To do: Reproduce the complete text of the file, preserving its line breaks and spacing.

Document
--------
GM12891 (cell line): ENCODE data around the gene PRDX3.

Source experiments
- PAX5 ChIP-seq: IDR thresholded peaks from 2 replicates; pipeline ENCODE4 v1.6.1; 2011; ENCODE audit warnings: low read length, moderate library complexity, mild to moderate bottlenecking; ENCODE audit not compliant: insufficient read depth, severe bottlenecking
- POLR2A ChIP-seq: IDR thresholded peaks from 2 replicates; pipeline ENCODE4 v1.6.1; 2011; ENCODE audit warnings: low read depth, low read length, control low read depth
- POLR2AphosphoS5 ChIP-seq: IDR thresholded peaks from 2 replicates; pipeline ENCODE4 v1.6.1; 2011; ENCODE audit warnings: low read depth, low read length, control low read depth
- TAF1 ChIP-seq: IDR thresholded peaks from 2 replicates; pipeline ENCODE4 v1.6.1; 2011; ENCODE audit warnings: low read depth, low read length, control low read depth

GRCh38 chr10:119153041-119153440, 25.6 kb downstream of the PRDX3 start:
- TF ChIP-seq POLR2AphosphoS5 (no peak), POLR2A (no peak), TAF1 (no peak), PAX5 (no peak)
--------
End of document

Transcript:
GM12891 (cell line): ENCODE data around the gene PRDX3.

Source experiments
- PAX5 ChIP-seq: IDR thresholded peaks from 2 replicates; pipeline ENCODE4 v1.6.1; 2011; ENCODE audit warnings: low read length, moderate library complexity, mild to moderate bottlenecking; ENCODE audit not compliant: insufficient read depth, severe bottlenecking
- POLR2A ChIP-seq: IDR thresholded peaks from 2 replicates; pipeline ENCODE4 v1.6.1; 2011; ENCODE audit warnings: low read depth, low read length, control low read depth
- POLR2AphosphoS5 ChIP-seq: IDR thresholded peaks from 2 replicates; pipeline ENCODE4 v1.6.1; 2011; ENCODE audit warnings: low read depth, low read length, control low read depth
- TAF1 ChIP-seq: IDR thresholded peaks from 2 replicates; pipeline ENCODE4 v1.6.1; 2011; ENCODE audit warnings: low read depth, low read length, control low read depth

GRCh38 chr10:119153041-119153440, 25.6 kb downstream of the PRDX3 start:
- TF ChIP-seq POLR2AphosphoS5 (no peak), POLR2A (no peak), TAF1 (no peak), PAX5 (no peak)